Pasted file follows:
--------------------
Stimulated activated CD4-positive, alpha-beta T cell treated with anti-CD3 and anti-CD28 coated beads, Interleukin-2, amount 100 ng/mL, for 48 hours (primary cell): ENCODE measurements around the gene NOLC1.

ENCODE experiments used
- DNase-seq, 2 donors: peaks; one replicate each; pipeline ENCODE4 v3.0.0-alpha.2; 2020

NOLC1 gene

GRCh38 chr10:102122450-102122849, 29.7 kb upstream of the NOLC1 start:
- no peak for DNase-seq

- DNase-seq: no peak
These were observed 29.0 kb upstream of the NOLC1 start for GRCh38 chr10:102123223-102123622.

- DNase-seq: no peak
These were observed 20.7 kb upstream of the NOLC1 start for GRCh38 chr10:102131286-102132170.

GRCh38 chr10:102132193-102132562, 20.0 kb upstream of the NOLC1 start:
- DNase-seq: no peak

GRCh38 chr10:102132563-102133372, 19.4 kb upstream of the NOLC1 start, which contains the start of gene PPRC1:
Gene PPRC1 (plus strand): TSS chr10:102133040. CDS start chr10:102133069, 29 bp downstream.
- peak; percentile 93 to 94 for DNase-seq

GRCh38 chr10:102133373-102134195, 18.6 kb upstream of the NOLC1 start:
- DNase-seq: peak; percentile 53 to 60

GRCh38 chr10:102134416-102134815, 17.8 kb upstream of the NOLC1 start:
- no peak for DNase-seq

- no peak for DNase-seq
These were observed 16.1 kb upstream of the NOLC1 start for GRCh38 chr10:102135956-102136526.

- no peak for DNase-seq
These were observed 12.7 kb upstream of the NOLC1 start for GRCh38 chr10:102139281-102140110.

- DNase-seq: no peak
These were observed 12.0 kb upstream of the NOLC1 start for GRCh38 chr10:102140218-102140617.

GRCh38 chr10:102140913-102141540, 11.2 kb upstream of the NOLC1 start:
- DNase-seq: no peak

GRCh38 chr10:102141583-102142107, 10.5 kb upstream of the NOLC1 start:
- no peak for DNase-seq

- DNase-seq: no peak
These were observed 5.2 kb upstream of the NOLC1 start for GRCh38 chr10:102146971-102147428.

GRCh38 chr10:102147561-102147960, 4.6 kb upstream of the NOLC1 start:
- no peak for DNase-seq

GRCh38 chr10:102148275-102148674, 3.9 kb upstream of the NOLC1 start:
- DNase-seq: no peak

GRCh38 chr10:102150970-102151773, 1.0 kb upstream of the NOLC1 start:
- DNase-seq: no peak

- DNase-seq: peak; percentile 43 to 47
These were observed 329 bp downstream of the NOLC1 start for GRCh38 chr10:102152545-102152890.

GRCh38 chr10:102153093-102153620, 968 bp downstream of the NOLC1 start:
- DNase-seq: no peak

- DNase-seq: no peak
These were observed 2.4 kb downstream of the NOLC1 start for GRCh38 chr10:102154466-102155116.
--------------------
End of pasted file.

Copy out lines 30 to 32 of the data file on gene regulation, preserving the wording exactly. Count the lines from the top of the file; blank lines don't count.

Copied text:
- DNase-seq: no peak
These were observed 5.2 kb upstream of the NOLC1 start for GRCh38 chr10:102146971-102147428.

GRCh38 chr10:102147561-102147960, 4.6 kb upstream of the NOLC1 start: